Given your user information, it looks like you're in an Indian time zone - the New Delhi zone is 5 hours and thirty minutes ahead of UTC. The "Z" at the end of the date/time string indicates UTC, which makes sense: 6:28 UTC is 11:58 in your time zone.
You can take a local
DateTime and convert it to UTC using
ToUniversalTime - but if you want to get the current time, you can just use
DateTime.UtcNow to start with.
Once you've got a
DateTime in UTC, this format string would format it in the same way:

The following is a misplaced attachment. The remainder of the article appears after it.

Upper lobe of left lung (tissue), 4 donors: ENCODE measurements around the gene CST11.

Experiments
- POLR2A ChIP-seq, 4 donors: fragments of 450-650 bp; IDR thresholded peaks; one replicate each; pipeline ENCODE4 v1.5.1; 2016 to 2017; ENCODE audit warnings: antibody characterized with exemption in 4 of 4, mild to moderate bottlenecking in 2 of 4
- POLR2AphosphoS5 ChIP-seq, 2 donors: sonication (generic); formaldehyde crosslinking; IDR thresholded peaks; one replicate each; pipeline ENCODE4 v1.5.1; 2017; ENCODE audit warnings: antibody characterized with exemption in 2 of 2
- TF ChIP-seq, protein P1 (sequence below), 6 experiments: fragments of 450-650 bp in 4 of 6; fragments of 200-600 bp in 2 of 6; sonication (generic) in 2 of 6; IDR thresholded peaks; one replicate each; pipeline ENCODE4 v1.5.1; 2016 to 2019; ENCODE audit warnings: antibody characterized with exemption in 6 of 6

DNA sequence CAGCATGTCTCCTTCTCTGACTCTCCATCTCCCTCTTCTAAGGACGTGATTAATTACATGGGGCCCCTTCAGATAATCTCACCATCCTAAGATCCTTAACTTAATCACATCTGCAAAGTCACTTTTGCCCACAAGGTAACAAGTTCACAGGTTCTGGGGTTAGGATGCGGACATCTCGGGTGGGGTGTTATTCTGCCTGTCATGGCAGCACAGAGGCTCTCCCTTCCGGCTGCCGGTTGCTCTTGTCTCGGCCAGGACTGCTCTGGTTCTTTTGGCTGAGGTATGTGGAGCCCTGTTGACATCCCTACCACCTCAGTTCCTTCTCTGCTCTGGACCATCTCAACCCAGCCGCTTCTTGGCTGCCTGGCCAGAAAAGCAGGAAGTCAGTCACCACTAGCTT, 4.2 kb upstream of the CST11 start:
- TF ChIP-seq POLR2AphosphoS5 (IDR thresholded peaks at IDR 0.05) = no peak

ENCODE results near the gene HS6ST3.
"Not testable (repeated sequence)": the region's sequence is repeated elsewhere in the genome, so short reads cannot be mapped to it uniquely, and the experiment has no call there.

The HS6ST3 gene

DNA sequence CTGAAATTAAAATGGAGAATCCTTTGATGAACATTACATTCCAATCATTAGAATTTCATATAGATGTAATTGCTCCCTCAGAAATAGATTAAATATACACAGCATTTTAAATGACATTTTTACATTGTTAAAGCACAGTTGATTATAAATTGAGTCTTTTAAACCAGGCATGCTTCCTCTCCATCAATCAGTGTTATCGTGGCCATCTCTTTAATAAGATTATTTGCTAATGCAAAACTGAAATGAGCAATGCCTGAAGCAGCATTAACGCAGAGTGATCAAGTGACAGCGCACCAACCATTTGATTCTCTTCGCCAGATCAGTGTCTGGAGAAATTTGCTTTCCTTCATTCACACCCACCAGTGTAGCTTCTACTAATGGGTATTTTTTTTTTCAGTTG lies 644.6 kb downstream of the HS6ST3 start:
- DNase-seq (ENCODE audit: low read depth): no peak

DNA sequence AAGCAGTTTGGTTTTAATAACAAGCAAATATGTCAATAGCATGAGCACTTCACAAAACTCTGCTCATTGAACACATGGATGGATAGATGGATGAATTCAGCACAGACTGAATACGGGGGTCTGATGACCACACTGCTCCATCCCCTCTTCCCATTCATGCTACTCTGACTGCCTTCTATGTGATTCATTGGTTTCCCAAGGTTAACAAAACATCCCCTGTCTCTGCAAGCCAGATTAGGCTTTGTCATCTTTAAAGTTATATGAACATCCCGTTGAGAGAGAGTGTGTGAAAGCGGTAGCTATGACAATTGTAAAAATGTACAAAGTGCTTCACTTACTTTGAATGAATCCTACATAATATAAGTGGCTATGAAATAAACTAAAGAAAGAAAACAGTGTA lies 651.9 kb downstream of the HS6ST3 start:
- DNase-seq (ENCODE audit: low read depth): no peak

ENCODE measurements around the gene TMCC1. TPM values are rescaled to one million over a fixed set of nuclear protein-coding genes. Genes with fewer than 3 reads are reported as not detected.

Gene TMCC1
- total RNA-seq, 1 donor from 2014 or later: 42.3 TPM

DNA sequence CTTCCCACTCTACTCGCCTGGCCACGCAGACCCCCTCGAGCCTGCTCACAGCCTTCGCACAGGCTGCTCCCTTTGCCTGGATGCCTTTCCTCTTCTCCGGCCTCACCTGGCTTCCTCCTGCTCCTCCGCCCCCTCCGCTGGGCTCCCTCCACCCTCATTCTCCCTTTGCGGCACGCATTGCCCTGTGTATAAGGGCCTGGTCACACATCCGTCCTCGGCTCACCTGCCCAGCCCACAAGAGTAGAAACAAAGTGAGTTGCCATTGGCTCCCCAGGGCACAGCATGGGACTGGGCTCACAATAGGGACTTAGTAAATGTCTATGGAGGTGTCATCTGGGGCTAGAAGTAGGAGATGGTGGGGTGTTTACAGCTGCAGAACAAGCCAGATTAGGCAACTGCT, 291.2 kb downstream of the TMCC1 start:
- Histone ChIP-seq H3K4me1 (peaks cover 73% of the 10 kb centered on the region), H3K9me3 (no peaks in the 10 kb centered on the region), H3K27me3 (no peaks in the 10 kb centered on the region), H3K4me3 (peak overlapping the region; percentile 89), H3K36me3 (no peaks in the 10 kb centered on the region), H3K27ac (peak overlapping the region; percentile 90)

This is very similar to the round-trip format, just with the extra two zeroes at the end. Those are hard-coded to 0 as
DateTime doesn't have precision beyond a tenth of a microsecond, whereas your sample string has it down to a nanosecond.
DateTime now = DateTime.UtcNow;
string s = now.ToString("yyyy-MM-ddTHH:mm:ss.fffffff00K",
creates something like this: